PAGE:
The Sapphire - September Birthstone.
Known for its deep blue colour, the sapphire has been one of the most sought-after gems for centuries. It’s part of what some consider to be the big three of jewelry stones, along with the ruby and the emerald. It has symbolized royalty and truth, while many have cherished its mysterious healing powers.
The sapphire is best known for its striking pure-blue colour, but it can range from greenish-blue to violet-blue. Part of the same corundum family as the ruby, stones in violet, green, yellow, orange, pink, and purple are known as “fancy sapphires.” Some exhibit colour changes, depending on the lighting.
The name “sapphire” came from the Greek word sappheiros, referring to a blue stone.
The sapphire has symbolized truth, sincerity, and nobility for thousands of years.
It has been closely associated with royalty. Kings and queens in ancient Greece and Rome believed the owner of a sapphire would be protected from harm and envy. It was also thought to attract wealth.
Those in ancient Greece associated the stone with Zeus, God of the sky, and others believed it provided an ability to see into the future or initiate guidance from the oracle.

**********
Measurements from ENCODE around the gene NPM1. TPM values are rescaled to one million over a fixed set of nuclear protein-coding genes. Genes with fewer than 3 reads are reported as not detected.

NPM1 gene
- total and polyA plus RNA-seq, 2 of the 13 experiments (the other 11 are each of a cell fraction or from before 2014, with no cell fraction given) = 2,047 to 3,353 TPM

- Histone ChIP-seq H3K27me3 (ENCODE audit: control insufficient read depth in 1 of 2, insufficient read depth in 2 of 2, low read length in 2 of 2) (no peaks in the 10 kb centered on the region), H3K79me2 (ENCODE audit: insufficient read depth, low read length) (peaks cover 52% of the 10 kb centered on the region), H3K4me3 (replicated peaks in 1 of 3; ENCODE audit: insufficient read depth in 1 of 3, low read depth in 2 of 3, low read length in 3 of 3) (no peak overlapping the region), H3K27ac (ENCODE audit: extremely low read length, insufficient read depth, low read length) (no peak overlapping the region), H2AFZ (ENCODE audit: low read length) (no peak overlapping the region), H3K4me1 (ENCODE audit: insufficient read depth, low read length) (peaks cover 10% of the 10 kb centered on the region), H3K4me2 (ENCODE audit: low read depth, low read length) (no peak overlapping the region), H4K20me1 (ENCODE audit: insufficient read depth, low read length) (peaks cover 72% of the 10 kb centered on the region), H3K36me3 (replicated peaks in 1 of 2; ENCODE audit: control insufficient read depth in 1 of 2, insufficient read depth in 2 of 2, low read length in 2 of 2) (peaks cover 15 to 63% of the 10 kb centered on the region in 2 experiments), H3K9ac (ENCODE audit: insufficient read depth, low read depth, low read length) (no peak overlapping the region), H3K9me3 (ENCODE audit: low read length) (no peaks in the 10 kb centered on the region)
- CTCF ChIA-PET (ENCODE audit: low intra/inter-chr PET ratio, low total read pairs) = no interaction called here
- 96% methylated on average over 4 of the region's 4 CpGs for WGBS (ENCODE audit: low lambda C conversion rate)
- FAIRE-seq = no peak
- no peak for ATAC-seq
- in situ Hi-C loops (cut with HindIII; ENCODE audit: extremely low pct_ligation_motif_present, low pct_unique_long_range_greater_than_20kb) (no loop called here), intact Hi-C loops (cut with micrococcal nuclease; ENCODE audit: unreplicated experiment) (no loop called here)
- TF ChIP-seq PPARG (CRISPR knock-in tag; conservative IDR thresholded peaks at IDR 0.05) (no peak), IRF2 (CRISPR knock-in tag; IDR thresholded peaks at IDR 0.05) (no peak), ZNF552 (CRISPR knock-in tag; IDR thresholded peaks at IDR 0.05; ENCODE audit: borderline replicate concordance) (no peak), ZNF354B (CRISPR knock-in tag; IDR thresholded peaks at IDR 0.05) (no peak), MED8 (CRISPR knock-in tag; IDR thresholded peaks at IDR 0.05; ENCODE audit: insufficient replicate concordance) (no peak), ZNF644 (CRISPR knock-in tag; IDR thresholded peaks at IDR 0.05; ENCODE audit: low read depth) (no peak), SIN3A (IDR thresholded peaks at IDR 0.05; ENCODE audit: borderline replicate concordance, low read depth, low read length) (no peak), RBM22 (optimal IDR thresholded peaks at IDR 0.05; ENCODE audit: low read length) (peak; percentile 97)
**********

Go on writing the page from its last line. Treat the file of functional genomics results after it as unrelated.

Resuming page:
It is said that ancient Persians believed that Earth rested on a giant sapphire that made the sky blue.
In the Middle Ages, clergy wore sapphires to represent heaven and it was thought to attract heavenly blessings.
Over time, the sapphire is said to be able to create peace between enemies and harmony between love interests.
It was believed to increase one’s overall health and strength, and contain healing powers, especially for diseases of the eye and against poisons.
In the 1880s, sapphires were found in Kashmir following a landslide high in the Himalayas. The location has produced some of the finest sapphires ever since.
Over the years, deposits have been found in a number of locations around the world.
The most prominent sources of sapphires include Kashmir, Sri Lanka, and Myanmar. It has also been found in Africa, China, India, and in the United States.
Sapphires can include what is called an asterism—or the star effect. The phenomenon appears as a six-ray star pattern within the gem.
It is popular for engagement rings, as well as necklaces, earrings, bracelets, and pendants.
For best cleaning results, use warm, soapy water.